new icn messageflickr-free-ic3d pan white
Dung Beetle and Balls | by Jason Wharam
Back to photostream

Dung Beetle and Balls

Dung beetles live in many different habitats, including desert, farmland, forest, and grasslands. They do not prefer extremely cold or dry weather. They are found on all continents except Antarctica.

Dung beetles eat dung excreted by herbivores and omnivores, and prefer that produced by the former. Those that eat dung do not need to eat or drink anything else, because the dung provides all the necessary nutrients.

Two dung beetles fighting for a dung ball

Most dung beetles search for dung using their sensitive sense of smell. Some of the smaller species simply attach themselves to the dung-providers to wait for their reward. After capturing the dung, a dung beetle will roll it, following a straight line despite all obstacles. Sometimes dung beetles will try to steal the dung ball from another beetle, so the dung beetles have to move rapidly away from a dung pile once they have rolled their ball to prevent it from being stolen. Dung beetles can roll up to 10 times their weight. Male Onthophagus taurus beetles can pull 1,141 times their own body weight: the equivalent of an average person pulling six double-decker buses full of people.In 2003, researchers found one species of dung beetle (the African Scarabaeus zambesianus) navigates by using polarization patterns in moonlight. The discovery is the first proof any animal can use polarized moonlight for orientation.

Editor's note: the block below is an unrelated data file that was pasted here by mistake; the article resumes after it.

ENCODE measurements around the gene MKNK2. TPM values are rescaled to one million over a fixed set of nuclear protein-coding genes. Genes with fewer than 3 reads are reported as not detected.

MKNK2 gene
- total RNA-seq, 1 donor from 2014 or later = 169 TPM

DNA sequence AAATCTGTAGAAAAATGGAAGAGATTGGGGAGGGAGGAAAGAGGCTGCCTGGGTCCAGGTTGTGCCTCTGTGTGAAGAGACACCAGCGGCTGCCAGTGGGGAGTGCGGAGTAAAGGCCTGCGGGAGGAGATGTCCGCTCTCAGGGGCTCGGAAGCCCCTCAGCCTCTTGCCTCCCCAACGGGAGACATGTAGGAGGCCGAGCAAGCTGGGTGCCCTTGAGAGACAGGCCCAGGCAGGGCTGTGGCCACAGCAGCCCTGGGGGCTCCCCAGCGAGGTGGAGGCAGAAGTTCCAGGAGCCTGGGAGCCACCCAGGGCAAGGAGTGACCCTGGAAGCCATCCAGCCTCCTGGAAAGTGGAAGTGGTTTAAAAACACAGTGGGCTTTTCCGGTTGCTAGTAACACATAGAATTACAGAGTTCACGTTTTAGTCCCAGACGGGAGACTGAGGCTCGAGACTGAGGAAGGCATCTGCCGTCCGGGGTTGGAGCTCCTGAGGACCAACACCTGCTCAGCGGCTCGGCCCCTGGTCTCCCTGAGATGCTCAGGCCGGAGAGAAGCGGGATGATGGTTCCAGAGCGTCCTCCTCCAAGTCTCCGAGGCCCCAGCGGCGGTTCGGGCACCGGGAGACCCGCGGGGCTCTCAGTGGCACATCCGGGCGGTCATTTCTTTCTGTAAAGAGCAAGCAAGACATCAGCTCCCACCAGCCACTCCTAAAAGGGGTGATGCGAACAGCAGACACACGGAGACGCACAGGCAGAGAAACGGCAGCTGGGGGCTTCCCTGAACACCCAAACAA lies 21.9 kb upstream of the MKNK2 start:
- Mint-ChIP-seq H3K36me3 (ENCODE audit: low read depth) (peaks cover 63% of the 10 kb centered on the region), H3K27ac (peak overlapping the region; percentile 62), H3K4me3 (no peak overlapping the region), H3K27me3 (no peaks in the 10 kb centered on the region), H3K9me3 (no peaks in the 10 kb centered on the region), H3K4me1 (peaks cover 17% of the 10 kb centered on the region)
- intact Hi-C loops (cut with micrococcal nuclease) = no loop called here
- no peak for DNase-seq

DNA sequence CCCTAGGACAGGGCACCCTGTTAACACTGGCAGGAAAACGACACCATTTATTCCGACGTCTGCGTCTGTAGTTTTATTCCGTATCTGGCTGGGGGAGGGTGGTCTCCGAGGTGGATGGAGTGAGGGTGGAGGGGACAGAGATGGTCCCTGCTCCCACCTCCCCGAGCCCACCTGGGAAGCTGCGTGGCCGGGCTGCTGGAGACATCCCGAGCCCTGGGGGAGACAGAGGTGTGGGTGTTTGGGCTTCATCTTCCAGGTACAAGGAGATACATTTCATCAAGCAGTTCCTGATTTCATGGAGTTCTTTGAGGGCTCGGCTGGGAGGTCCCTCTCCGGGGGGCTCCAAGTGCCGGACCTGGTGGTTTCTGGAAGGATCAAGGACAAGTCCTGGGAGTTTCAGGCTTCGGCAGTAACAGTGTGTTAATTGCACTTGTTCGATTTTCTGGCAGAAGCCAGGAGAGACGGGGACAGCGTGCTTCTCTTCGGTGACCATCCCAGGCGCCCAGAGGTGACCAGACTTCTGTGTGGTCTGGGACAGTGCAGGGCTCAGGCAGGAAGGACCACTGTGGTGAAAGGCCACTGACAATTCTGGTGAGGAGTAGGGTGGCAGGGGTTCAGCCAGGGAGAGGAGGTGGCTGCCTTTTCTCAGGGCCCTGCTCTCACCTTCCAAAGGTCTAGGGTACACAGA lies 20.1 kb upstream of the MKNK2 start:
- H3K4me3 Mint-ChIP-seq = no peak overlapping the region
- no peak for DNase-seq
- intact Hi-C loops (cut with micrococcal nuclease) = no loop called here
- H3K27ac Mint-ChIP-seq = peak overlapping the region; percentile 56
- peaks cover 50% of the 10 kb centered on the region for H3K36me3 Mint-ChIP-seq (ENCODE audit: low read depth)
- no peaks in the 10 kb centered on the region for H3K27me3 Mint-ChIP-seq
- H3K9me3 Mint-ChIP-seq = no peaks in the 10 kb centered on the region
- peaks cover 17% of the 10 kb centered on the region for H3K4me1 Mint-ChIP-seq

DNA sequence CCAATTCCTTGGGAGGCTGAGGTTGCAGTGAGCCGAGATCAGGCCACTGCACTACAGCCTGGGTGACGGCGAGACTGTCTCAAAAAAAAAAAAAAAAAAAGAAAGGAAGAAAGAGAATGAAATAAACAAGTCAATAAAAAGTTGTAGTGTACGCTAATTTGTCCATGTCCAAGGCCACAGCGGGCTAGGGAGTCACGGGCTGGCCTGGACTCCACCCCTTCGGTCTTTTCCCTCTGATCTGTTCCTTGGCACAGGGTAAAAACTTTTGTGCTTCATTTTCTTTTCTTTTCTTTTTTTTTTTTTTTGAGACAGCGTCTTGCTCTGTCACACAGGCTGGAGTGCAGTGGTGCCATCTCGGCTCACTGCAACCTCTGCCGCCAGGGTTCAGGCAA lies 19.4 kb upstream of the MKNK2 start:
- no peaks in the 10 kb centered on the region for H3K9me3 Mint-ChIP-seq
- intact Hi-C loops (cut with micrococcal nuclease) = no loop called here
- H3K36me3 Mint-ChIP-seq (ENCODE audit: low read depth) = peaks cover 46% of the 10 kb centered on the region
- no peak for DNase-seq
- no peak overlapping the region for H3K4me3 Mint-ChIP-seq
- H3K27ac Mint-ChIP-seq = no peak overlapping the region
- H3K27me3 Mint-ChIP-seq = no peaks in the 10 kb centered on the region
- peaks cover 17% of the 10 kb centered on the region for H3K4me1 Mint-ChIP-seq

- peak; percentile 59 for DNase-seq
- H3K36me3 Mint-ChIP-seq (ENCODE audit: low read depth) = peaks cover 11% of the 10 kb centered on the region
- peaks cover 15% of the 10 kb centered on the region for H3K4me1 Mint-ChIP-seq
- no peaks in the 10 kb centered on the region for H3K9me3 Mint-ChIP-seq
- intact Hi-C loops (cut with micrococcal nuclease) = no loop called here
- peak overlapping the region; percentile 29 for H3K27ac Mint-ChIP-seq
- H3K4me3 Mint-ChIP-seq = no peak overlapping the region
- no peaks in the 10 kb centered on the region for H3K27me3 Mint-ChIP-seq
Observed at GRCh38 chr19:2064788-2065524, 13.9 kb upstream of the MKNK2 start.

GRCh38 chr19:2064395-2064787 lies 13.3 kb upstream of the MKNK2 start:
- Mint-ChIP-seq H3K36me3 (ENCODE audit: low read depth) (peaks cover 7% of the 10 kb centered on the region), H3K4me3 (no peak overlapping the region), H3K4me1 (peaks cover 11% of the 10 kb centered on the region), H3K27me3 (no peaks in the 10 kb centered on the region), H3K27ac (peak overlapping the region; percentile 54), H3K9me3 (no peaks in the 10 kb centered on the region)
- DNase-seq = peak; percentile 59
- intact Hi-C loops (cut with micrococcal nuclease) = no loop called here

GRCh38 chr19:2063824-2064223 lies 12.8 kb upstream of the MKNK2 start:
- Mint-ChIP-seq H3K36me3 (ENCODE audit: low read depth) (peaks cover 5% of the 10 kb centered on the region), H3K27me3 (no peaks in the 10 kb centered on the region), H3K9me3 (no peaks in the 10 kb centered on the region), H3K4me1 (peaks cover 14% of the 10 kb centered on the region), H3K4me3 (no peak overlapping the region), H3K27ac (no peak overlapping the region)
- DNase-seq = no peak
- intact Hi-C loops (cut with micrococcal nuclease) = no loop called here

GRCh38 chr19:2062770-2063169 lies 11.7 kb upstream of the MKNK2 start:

Wildlife photography, artwork and graphic editing from Jason Wharam Photography.

1,899 views
0 faves
0 comments
Taken on December 12, 2009